EENET’s most important mission is to encourage the sharing of experiences and ideas.
In the second issue of EENET’s newsletter we focused on the International Disability and Development Consortium’s (IDDC) International Seminar on Inclusive Education, which took place in Agra, India in March 1998.
“This seminar has helped me to see the positive aspects of globalisation …. instead of exploiting the poor, we have developed strategies to address poverty.” Evelina Tabares – Philippines
There were 60 participants from 24 countries in South, South-East and Central Asia, Africa, Middle East, Central America and Europe. EENET’s coordinator and steering group members were centrally involved in the planning, organisation and follow-up of the seminar.
This seminar provided EENET and IDDC with an opportunity to address some major concerns about international seminars. A strict applications procedure ensured that participants were actively involved in inclusive education, and, in some cases, had direct personal experience of disability. The majority of participants were from the south and the agenda was participant-led. The facilitation team, which consisted of 5 people representing different countries, gender, disability and experience, had the task of enabling participants to share their experience and ‘own’ the seminar.
EENET was established in mid-1997 with support from several international NGOs, all of whom are members of IDDC, and its main mission is to promote the sharing of information on inclusive education between southern countries and from south to north.
Large class sizes, few material resources and limited access to information were some of the obstacles faced by practitioners, but there were many valuable lessons to be learned from the excellent examples of policy and practice in inclusive education. The industrialised countries of the North have much to learn from this experience, especially in the current climate of diminishing resources. Policy development, teacher training and community support for inclusive education were some of the themes, which formed the basis of the agenda and which are featured here, with examples from South Africa, Laos, Vietnam and Swaziland. Although the discussions at Agra focused primarily on the inclusion of disabled children in educational settings, EENET’s mission is to share information on all aspects of inclusion. This includes issues such as race, gender, ethnicity and poverty.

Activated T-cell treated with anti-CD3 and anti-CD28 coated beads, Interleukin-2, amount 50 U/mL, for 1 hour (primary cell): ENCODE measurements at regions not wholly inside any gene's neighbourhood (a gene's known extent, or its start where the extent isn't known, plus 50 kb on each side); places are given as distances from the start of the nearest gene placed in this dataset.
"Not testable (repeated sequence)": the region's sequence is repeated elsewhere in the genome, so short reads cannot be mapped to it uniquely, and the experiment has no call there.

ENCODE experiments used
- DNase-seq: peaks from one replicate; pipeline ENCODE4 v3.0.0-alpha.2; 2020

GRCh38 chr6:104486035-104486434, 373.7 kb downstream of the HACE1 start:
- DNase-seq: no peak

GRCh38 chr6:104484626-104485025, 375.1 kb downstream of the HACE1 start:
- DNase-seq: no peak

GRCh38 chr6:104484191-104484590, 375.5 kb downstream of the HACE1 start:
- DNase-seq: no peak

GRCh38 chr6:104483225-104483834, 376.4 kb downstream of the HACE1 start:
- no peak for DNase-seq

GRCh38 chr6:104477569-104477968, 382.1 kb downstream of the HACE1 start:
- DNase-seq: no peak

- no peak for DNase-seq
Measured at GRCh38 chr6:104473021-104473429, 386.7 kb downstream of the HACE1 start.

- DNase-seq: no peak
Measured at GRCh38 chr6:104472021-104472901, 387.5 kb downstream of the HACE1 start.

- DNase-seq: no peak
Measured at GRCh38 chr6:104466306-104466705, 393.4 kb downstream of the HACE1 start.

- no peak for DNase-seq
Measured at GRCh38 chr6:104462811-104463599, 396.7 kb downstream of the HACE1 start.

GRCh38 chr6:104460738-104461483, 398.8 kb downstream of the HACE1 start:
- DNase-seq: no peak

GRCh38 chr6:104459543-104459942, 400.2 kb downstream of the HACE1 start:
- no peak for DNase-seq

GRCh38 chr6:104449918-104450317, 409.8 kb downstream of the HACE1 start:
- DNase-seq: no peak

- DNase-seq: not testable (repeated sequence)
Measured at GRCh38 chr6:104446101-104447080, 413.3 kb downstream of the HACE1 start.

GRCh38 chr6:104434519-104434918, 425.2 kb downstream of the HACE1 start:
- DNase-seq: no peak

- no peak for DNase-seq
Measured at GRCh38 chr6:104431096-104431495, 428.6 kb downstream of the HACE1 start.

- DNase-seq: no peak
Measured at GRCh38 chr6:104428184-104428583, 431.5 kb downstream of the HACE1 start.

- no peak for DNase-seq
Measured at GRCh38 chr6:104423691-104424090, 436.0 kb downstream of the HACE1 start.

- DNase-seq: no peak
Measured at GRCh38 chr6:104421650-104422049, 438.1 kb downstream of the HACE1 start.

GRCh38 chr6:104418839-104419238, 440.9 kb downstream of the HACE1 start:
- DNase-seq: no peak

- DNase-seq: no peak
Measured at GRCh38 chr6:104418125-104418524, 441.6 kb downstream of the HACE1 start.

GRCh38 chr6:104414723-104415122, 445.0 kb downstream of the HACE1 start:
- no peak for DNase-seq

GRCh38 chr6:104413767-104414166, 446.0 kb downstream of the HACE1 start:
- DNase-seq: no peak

In our Newsletter, issue number 2, we introduced a letters page and we would like readers to write to us about their experience so that we can share ideas and resources more effectively.
EENET’s web site has grown considerably since the first issue of Enabling Education was published, so we have included a guide to its contents. If you do not have access to computers and the internet, but would like copies of a particular document, please write and ask. The back page features useful publications, as in the first issue. Please keep your newsletters so that you can build up a reference list of useful resources. Braille copies of Enabling Education can be obtained from the EENET office and audio cassettes will be available soon. We would welcome suggestions about making the newsletter more accessible to a wider range of interested readers.
EENET . Centre for Educational Needs . School of Education . The University of Manchester . Oxford Road . Manchester . M13 9PL . UK . Tel: +44 (0)161 275 3711 / 3510 . Fax: +44 (0)161 275 3548 . Email: email@example.com